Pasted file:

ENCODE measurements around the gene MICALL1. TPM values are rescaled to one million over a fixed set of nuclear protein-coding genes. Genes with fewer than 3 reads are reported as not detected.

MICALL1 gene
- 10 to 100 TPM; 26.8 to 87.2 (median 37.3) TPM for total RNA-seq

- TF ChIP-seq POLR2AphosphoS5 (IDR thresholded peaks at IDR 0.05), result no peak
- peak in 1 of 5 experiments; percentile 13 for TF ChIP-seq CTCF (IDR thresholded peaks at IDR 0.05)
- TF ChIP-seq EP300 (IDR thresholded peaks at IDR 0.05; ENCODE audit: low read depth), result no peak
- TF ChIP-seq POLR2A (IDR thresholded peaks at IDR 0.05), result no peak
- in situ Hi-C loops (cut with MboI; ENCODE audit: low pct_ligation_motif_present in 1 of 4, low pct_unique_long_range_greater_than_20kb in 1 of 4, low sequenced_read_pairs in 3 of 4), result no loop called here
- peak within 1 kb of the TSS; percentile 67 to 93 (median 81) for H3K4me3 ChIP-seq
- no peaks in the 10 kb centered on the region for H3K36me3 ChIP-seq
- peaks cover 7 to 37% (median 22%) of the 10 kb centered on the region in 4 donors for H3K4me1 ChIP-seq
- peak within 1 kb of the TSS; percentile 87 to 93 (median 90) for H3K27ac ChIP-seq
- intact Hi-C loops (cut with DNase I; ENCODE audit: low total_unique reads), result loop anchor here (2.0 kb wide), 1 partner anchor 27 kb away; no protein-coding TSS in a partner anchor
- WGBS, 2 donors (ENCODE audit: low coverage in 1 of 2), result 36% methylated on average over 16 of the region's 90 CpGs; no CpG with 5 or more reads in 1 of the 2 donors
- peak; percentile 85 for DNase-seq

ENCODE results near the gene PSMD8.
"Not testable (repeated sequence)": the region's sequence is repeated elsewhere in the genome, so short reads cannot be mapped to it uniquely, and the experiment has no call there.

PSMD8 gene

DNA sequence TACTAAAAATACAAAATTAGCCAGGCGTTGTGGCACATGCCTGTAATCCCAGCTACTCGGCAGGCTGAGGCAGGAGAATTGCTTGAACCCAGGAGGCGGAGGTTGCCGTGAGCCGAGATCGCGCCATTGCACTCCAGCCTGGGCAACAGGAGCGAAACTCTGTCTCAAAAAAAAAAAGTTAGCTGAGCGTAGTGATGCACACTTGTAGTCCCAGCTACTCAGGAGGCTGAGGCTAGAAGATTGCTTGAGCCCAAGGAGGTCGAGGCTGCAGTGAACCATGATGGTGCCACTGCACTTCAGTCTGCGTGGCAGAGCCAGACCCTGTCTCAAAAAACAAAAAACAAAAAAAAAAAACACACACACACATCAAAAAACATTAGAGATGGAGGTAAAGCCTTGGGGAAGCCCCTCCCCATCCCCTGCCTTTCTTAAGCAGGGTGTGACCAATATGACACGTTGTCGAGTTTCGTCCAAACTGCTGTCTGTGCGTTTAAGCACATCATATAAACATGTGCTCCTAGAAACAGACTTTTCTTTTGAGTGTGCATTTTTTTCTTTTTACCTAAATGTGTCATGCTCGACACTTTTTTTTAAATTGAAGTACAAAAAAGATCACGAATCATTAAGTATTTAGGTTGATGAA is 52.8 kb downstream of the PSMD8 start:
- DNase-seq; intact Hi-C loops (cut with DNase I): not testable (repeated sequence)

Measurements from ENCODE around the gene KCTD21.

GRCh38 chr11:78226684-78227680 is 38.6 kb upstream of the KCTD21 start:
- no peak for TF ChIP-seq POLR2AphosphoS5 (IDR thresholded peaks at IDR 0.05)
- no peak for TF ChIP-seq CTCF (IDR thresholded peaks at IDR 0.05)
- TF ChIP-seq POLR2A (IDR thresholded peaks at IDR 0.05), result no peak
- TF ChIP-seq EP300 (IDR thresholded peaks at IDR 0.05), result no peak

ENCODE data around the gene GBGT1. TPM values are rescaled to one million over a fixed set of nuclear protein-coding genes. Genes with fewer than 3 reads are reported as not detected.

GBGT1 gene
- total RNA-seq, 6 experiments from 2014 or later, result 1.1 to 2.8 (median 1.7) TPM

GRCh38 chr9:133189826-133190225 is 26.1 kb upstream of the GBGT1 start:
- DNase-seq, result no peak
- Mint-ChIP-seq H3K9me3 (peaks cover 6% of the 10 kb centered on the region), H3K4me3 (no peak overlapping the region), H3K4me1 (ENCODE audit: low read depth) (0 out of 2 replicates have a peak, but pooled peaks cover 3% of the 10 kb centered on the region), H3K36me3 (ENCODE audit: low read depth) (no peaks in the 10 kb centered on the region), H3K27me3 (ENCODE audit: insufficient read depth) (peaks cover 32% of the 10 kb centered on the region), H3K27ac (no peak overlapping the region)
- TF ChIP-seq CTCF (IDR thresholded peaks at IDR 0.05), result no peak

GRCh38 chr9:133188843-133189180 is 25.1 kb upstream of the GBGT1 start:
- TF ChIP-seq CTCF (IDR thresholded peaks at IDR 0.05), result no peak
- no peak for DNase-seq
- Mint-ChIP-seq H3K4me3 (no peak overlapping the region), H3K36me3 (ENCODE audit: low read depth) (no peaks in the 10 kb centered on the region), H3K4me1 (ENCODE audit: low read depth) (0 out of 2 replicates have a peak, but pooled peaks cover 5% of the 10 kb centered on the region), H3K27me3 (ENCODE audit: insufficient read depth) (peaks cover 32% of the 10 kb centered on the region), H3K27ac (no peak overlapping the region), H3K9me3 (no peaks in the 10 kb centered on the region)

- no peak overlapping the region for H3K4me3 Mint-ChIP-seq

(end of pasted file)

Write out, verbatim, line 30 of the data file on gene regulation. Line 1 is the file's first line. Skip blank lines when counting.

GRCh38 chr9:133189826-133190225 is 26.1 kb upstream of the GBGT1 start: